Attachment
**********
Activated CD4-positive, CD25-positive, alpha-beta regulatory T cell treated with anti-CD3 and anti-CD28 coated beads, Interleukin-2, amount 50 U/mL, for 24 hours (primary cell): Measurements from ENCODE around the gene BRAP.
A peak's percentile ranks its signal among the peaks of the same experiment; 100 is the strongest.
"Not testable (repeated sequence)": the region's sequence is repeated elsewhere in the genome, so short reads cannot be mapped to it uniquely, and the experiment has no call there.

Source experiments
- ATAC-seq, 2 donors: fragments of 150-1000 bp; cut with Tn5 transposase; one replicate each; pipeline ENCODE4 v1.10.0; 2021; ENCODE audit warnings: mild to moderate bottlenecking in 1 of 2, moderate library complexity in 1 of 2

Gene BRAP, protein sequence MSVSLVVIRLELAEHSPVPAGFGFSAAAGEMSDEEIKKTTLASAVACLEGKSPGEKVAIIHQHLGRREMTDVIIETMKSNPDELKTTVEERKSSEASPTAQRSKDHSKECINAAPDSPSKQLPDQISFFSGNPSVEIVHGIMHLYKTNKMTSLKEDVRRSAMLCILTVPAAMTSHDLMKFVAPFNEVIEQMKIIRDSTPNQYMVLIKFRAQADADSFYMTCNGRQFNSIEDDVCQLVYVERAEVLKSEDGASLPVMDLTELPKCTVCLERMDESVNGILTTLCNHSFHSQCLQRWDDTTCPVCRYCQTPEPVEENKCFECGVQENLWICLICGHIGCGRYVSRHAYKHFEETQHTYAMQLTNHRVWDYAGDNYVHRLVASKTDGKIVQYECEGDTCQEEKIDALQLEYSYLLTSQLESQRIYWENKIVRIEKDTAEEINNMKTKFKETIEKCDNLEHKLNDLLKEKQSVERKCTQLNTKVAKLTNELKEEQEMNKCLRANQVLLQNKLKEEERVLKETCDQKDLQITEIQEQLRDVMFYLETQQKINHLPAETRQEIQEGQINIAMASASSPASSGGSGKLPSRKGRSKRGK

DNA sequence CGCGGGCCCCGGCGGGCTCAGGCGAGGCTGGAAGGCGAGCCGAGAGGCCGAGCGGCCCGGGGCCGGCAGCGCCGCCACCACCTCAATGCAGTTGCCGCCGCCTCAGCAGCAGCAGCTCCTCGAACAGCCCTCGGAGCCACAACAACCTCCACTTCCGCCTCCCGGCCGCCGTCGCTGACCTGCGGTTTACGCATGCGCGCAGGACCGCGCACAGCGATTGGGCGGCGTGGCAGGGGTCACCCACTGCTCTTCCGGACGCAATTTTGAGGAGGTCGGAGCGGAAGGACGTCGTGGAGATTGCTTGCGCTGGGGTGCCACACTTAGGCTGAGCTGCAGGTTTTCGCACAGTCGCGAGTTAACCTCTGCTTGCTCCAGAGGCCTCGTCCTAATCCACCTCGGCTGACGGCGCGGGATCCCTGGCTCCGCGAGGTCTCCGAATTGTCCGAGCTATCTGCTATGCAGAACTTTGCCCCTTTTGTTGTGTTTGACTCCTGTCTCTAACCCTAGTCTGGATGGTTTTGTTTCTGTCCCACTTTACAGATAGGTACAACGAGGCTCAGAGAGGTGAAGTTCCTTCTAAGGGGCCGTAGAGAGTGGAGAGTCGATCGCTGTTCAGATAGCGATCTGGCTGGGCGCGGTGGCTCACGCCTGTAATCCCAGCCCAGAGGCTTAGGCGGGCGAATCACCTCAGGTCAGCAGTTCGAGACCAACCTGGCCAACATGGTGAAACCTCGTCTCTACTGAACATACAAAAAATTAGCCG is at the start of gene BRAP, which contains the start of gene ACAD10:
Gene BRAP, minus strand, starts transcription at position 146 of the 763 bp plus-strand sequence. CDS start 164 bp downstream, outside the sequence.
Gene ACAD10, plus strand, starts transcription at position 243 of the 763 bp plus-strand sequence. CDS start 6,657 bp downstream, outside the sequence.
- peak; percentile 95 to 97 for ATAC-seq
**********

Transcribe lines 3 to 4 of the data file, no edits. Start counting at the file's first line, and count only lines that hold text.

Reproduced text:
"Not testable (repeated sequence)": the region's sequence is repeated elsewhere in the genome, so short reads cannot be mapped to it uniquely, and the experiment has no call there.

Source experiments